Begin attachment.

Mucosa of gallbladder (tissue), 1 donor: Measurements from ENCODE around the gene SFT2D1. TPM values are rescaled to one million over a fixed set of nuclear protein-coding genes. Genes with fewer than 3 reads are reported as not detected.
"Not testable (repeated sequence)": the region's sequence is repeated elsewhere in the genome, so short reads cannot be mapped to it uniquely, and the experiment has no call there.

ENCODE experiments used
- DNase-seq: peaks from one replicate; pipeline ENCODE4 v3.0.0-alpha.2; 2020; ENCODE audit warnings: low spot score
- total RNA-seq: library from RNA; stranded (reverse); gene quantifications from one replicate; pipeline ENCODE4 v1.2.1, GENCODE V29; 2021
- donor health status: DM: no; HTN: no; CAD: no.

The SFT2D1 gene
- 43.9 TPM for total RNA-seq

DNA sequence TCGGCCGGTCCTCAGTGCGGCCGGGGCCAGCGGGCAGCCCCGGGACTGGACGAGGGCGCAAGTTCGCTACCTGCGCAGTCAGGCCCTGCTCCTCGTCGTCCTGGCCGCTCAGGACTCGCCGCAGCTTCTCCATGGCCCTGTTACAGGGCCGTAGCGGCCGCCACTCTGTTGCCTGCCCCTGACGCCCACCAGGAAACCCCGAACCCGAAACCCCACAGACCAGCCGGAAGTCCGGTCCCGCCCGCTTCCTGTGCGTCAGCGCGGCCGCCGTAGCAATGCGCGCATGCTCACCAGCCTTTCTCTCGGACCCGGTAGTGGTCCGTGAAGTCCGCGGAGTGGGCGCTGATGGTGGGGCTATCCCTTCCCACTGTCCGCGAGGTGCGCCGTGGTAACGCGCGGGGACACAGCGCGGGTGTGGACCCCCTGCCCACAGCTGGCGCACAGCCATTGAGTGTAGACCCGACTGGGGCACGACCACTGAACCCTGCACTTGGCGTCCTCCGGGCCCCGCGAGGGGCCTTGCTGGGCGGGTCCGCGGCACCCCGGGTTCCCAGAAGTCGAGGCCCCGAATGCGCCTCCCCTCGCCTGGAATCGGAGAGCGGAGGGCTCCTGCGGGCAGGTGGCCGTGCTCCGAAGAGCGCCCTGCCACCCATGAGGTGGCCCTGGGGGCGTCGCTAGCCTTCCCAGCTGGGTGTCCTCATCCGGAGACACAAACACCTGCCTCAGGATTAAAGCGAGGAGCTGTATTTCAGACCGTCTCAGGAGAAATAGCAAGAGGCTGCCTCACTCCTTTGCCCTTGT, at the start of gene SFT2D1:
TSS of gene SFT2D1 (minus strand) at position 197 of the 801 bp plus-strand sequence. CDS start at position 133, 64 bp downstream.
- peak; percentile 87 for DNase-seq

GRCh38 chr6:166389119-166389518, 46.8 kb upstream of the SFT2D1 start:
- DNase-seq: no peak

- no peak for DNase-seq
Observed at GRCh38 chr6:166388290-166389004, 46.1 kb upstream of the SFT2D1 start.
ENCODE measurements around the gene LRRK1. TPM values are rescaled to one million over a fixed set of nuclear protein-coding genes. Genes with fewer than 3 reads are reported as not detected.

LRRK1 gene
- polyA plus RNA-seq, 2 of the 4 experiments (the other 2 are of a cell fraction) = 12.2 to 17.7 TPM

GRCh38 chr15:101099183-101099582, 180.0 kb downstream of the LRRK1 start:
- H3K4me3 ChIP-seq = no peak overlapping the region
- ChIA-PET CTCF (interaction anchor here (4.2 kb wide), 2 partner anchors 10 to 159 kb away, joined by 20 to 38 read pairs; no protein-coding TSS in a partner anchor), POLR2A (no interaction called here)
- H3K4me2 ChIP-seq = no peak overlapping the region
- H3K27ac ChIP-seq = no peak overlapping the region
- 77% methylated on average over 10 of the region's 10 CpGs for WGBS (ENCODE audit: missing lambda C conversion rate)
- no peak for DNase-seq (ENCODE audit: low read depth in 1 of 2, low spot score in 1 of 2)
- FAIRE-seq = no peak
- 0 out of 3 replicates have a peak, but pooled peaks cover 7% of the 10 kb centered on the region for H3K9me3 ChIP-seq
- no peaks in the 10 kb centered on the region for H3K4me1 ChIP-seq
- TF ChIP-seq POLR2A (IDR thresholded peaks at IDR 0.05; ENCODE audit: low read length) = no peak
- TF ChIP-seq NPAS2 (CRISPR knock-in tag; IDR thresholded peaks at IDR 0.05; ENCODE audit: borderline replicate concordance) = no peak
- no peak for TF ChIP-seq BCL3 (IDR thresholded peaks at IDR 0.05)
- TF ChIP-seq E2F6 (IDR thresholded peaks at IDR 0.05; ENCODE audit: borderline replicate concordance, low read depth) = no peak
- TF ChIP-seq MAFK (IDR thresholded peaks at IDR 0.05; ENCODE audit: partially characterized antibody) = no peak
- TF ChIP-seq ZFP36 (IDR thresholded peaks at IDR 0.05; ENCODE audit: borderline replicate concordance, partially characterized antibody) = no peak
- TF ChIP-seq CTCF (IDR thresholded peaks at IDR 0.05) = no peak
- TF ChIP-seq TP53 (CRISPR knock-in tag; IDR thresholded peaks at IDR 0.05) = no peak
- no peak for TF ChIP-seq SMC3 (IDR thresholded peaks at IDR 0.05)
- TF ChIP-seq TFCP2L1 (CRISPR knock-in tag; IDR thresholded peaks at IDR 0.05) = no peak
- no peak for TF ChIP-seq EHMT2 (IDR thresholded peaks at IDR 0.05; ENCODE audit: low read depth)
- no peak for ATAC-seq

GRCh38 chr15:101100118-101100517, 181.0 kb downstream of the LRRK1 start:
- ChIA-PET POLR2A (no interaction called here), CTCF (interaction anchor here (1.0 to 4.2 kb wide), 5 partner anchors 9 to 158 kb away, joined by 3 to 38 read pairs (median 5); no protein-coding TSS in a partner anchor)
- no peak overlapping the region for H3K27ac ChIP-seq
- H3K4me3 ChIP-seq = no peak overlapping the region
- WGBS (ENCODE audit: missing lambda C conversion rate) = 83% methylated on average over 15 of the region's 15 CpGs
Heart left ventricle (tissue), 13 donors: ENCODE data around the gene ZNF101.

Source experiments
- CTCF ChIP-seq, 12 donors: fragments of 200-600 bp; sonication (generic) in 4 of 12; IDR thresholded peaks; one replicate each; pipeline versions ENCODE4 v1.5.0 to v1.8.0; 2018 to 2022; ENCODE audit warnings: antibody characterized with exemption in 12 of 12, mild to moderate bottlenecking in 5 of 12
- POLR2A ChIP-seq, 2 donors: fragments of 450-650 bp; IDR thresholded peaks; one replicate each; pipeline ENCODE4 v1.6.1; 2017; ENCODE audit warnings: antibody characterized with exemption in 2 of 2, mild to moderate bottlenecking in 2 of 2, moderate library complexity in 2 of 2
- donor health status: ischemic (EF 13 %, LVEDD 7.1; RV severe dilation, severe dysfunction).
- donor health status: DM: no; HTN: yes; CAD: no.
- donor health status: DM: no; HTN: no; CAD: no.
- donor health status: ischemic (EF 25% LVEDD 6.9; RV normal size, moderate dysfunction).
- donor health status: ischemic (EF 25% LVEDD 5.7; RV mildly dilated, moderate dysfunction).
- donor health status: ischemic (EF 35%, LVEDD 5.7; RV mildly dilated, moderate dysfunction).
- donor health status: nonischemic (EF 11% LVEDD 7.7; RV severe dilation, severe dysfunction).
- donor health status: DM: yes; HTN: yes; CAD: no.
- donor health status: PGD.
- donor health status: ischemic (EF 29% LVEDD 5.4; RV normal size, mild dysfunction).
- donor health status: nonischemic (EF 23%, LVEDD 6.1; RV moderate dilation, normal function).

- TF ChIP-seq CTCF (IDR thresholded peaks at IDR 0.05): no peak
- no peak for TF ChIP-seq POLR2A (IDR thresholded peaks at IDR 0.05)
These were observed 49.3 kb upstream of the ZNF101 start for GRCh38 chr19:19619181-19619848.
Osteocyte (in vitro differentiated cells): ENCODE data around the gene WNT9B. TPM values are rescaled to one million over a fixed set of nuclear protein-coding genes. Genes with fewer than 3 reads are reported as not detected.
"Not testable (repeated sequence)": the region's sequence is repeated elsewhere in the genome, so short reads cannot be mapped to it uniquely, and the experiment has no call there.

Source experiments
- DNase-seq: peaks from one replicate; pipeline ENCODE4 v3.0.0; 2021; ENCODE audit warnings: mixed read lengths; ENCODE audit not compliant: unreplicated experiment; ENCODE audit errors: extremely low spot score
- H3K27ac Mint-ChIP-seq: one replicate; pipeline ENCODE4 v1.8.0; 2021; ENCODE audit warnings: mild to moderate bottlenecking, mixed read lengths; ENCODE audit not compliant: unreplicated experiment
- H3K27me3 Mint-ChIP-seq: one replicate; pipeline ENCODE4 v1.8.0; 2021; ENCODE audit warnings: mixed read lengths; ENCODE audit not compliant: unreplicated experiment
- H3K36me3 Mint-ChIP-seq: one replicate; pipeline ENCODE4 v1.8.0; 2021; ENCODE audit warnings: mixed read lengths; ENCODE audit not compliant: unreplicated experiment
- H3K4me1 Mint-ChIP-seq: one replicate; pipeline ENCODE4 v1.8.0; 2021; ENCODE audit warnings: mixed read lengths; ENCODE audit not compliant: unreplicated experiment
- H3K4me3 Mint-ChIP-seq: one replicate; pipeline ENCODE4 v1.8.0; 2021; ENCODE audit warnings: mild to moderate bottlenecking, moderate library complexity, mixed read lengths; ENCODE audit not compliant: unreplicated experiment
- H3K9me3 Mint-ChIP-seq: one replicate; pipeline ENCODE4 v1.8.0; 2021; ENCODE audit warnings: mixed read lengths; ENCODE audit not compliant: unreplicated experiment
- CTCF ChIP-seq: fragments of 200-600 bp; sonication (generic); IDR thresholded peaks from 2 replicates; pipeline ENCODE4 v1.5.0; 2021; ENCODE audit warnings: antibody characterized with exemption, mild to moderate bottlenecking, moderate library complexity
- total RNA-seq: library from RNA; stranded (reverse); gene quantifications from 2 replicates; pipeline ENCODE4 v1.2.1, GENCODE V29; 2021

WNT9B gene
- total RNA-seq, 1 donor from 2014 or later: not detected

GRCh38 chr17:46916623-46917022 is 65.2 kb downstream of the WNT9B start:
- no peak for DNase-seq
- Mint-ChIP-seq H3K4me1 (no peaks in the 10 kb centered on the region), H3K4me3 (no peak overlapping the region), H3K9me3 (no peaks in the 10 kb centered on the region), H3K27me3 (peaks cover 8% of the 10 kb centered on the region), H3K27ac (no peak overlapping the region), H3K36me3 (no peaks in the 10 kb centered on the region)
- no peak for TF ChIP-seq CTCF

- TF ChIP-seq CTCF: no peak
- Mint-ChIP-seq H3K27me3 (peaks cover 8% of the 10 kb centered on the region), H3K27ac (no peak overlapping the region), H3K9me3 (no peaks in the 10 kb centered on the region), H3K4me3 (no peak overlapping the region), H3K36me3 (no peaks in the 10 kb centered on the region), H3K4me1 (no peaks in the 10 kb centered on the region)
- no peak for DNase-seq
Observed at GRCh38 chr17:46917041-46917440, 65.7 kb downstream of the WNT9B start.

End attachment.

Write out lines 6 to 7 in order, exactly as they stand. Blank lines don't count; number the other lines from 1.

- donor health status: DM: no; HTN: no; CAD: no.

The SFT2D1 gene